IV. DRUG REHABILITATION
Appellant next contends that even if the district court was not bound by the Sentencing Guideline policy statements, the term of imprisonment imposed was in error because the district judge improperly considered Appellant's need for drug rehabilitation in determining the sentence.7
A. Sentencing Framework
For purposes of an initial sentencing, 18 U.S.C. Sec. 3553(a)8 sets out the relevant factors to be used by the district court to fashion a defendant's sentence. Although the district judge is required to review the Sec. 3553(a) factors in determining the sentence, the court has limited discretion in the factors it can use to determine whether to impose a term of imprisonment. Typically, a person's need for rehabilitation cannot be used to determine whether a sentence of imprisonment is imposed.9
In contrast, when initially determining the period of supervised release, the district court must consider the Sec. 3553(a) factors, therefore the defendant's need for rehabilitation10 is necessarily taken into account.11 If supervised release is subsequently revoked under 18 U.S.C. Sec. 3583(e), the statute also requires that the Sec. 3553(a) factors be considered. However, when revocation of supervised release is mandatory under 18 U.S.C. Sec. 3583(g), the statute does not require consideration of the Sec. 3553(a) factors.
The issue before this court is whether a district court may properly consider a defendant's rehabilitative needs in determining the length of a sentence of imprisonment upon revocation of supervised release. The issue is one of first impression for this circuit. We do not, however, write on an entirely blank slate. The Second Circuit considered a similar issue in United States v. Anderson,12 and the majority concluded that an inquiry into the defendant's rehabilitative needs was permissible.
In Anderson, the Second Circuit was faced with a district court's revocation of supervised release under 18 U.S.C. Sec. 3583(e). Under Sec. 3583(e), imprisonment is one of several options that a district judge may employ to remedy a violation of supervised release. The court affirmed the district judge's revocation of supervised release, and upheld the imposition of a 17 month sentence13 based on the district judge's view that the defendant required "intensive substance abuse and psychological treatment in a structured environment."14 The Anderson majority reasoned that because the defendant's need for rehabilitation or medical care must be considered in fashioning the initial term of supervised release, a fortiori these factors may also be considered in fashioning a sentence upon revocation of supervised release.15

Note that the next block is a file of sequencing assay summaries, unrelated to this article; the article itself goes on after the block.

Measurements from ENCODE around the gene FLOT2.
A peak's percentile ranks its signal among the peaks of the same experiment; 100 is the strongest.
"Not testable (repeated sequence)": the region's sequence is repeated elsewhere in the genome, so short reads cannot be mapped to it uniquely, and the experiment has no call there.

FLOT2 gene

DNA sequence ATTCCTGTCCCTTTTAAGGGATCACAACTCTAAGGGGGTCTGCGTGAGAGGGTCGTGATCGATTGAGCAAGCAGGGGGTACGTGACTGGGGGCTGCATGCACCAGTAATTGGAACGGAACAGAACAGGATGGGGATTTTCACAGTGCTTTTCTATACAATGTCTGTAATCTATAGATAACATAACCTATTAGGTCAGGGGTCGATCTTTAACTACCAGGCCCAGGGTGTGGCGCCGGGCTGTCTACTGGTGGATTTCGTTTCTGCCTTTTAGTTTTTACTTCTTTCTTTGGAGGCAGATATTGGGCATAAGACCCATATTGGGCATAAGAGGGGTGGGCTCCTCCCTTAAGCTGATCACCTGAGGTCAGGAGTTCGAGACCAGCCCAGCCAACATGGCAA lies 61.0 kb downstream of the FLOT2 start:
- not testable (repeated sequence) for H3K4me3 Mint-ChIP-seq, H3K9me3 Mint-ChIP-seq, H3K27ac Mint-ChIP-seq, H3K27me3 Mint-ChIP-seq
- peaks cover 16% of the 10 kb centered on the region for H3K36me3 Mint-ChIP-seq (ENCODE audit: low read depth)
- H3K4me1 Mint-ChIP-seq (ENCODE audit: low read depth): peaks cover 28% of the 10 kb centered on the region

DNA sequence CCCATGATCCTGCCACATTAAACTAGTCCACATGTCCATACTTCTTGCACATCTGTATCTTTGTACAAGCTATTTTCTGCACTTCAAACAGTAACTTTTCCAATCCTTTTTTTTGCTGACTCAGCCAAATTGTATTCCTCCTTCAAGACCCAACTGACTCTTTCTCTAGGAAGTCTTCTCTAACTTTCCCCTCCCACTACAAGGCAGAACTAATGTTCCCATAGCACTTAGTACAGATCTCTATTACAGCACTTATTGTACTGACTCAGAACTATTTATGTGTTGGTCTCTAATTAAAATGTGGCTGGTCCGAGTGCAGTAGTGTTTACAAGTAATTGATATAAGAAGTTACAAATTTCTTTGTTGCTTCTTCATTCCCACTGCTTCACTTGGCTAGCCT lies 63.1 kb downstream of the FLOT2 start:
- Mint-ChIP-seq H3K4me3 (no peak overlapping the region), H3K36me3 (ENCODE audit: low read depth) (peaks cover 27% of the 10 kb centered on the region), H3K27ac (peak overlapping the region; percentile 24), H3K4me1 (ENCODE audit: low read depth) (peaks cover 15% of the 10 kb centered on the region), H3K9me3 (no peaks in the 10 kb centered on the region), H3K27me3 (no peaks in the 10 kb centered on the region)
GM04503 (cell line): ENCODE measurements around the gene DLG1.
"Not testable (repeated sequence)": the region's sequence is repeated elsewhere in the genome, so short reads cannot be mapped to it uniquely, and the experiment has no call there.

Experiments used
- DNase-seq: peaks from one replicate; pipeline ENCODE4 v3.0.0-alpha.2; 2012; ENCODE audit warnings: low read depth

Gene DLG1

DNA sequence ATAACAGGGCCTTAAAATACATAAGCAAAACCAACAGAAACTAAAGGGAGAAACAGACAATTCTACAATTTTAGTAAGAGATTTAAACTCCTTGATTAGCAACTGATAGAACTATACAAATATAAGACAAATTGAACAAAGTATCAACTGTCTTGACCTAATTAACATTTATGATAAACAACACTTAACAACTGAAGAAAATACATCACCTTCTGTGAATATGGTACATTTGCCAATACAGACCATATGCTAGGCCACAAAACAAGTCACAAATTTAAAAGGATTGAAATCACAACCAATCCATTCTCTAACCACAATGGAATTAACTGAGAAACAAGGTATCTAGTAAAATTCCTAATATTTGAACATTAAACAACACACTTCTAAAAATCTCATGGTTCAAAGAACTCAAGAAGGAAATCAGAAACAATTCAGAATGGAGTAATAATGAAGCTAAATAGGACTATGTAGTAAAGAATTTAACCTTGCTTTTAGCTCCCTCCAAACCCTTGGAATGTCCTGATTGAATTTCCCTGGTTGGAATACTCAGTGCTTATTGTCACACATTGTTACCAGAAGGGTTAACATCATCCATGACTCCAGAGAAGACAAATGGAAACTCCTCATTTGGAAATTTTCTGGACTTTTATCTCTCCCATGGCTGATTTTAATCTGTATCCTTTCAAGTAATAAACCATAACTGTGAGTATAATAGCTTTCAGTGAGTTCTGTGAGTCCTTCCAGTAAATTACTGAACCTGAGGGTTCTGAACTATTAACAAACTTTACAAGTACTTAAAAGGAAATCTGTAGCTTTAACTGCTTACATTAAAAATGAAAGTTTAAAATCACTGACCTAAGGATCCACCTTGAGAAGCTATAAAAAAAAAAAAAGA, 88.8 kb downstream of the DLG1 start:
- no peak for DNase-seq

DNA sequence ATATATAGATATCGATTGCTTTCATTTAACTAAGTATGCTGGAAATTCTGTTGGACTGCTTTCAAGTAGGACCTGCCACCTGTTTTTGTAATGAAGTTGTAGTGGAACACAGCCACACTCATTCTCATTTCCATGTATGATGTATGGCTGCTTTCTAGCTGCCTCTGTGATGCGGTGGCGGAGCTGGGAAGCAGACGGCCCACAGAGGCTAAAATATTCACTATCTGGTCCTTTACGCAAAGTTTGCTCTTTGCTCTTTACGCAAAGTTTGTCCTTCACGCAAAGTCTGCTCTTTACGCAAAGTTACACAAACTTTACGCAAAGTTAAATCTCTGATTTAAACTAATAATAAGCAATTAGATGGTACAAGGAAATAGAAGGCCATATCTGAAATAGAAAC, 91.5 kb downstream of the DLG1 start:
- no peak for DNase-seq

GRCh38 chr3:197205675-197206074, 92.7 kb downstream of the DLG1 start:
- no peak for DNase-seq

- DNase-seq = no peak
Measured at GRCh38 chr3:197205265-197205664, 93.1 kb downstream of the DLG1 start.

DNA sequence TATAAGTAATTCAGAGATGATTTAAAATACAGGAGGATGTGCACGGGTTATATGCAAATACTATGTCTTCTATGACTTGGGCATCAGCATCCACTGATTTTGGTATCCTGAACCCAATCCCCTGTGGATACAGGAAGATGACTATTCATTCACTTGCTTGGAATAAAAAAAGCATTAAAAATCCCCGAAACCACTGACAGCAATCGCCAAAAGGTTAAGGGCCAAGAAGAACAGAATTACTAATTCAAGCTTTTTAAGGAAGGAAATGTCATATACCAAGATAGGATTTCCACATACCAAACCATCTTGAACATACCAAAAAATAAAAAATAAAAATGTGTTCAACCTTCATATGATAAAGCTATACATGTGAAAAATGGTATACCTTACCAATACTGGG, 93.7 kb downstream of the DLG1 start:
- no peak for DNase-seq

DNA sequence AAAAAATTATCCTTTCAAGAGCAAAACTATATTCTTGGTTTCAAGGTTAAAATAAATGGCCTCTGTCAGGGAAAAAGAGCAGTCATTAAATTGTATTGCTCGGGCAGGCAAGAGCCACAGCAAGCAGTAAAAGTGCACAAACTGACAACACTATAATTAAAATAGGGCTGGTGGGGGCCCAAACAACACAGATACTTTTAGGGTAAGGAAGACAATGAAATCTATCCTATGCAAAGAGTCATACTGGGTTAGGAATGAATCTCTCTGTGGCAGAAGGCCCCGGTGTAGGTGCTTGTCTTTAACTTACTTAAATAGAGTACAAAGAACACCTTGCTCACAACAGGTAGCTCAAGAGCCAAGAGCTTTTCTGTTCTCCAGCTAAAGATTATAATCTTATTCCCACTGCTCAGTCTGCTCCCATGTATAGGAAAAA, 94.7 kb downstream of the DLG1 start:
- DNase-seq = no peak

The issue before this Court arises in a context similar to that decided by the Second Circuit, but with an important distinction. While the Second Circuit was presented with a permissive revocation under 18 U.S.C. Sec. 3583(e), this Court is faced with a mandatory revocation under 18 U.S.C. Sec. 3583(g). In the present situation, the district court did not determine whether revocation and imprisonment were warranted--the decision to revoke Appellant's supervised release and to impose a period of imprisonment was dictated by statute. Therefore, we need only decide whether the district court properly considered Appellant's rehabilitative needs in arriving at the length of sentence. We need not, and do not decide whether a district court may properly consider a defendant's rehabilitative needs in deciding whether, as an initial matter, imprisonment is warranted.
As explained above, the Sentencing Guidelines do not provide a binding sentencing range applicable to the revocation of supervised release. Therefore, the sentencing range is determined by statute. Title 18, Section 3582(g) of the United States Code provides a minimum sentence of 12 months--one-third of the initial period of supervised release--for the instant revocation. Assuming without deciding that the district court correctly adopted a maximum sentence of 24 months from 18 U.S.C. Sec. 3582(e)(3), the district court was faced with a sentencing range of 12 to 24 months.
This court has previously held that rehabilitative factors may be considered by a district court when determining where to sentence within a particular guideline range.
[T]he Sentencing Guidelines reject the rehabilitation model as a valid penological paradigm. The Guidelines recognize that the principal purpose of sentencing is punishment, creating sentencing ranges to effect this purpose. Even so, the Guidelines do not preclude consideration of a defendant's rehabilitative potential as a mitigating factor within an applicable range of punishment. Indeed, the Sentencing Guidelines expressly permit the district court to consider all relevant and permissible character traits of the defendant in assessing a sentence within a particular range.
United States v. Lara-Velasquez, 919 F.2d 946, 956 (5th Cir.1990) (emphasis in original); see also United States v. Duran, 37 F.3d 557 (9th Cir.1994).16 The legislative history of the Comprehensive Crime Control Act of 1984 also indicates that the prohibition against considering rehabilitative needs relates to the decision of whether to impose imprisonment, not to the length of the term of imprisonment.17